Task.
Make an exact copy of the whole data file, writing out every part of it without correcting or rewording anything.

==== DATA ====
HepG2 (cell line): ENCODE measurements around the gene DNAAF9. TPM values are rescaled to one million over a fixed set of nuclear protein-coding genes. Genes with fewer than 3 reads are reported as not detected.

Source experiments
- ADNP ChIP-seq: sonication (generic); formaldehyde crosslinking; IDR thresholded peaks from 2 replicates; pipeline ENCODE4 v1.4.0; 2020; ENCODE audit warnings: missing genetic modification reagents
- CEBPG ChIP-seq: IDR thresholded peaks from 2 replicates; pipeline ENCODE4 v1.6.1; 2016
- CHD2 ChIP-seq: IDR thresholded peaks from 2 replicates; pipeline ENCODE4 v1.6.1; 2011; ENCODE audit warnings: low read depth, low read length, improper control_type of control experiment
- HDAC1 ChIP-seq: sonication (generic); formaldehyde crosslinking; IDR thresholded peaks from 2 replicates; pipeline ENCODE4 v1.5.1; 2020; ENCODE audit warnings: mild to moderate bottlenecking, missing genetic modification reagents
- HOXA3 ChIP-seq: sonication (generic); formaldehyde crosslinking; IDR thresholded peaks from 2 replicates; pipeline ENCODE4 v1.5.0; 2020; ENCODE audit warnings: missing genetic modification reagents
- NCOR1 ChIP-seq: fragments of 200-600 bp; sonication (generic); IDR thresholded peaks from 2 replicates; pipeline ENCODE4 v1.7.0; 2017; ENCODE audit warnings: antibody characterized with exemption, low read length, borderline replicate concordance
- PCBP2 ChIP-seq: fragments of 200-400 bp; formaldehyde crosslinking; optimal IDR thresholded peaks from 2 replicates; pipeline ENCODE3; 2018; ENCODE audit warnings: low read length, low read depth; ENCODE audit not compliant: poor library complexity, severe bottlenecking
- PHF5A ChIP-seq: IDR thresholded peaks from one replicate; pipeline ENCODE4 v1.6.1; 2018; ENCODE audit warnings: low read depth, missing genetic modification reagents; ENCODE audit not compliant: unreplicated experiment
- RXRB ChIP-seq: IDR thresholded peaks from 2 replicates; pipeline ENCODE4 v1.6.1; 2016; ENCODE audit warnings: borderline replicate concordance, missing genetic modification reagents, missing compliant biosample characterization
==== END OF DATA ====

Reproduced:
HepG2 (cell line): ENCODE measurements around the gene DNAAF9. TPM values are rescaled to one million over a fixed set of nuclear protein-coding genes. Genes with fewer than 3 reads are reported as not detected.

Source experiments
- ADNP ChIP-seq: sonication (generic); formaldehyde crosslinking; IDR thresholded peaks from 2 replicates; pipeline ENCODE4 v1.4.0; 2020; ENCODE audit warnings: missing genetic modification reagents
- CEBPG ChIP-seq: IDR thresholded peaks from 2 replicates; pipeline ENCODE4 v1.6.1; 2016
- CHD2 ChIP-seq: IDR thresholded peaks from 2 replicates; pipeline ENCODE4 v1.6.1; 2011; ENCODE audit warnings: low read depth, low read length, improper control_type of control experiment
- HDAC1 ChIP-seq: sonication (generic); formaldehyde crosslinking; IDR thresholded peaks from 2 replicates; pipeline ENCODE4 v1.5.1; 2020; ENCODE audit warnings: mild to moderate bottlenecking, missing genetic modification reagents
- HOXA3 ChIP-seq: sonication (generic); formaldehyde crosslinking; IDR thresholded peaks from 2 replicates; pipeline ENCODE4 v1.5.0; 2020; ENCODE audit warnings: missing genetic modification reagents
- NCOR1 ChIP-seq: fragments of 200-600 bp; sonication (generic); IDR thresholded peaks from 2 replicates; pipeline ENCODE4 v1.7.0; 2017; ENCODE audit warnings: antibody characterized with exemption, low read length, borderline replicate concordance
- PCBP2 ChIP-seq: fragments of 200-400 bp; formaldehyde crosslinking; optimal IDR thresholded peaks from 2 replicates; pipeline ENCODE3; 2018; ENCODE audit warnings: low read length, low read depth; ENCODE audit not compliant: poor library complexity, severe bottlenecking
- PHF5A ChIP-seq: IDR thresholded peaks from one replicate; pipeline ENCODE4 v1.6.1; 2018; ENCODE audit warnings: low read depth, missing genetic modification reagents; ENCODE audit not compliant: unreplicated experiment
- RXRB ChIP-seq: IDR thresholded peaks from 2 replicates; pipeline ENCODE4 v1.6.1; 2016; ENCODE audit warnings: borderline replicate concordance, missing genetic modification reagents, missing compliant biosample characterization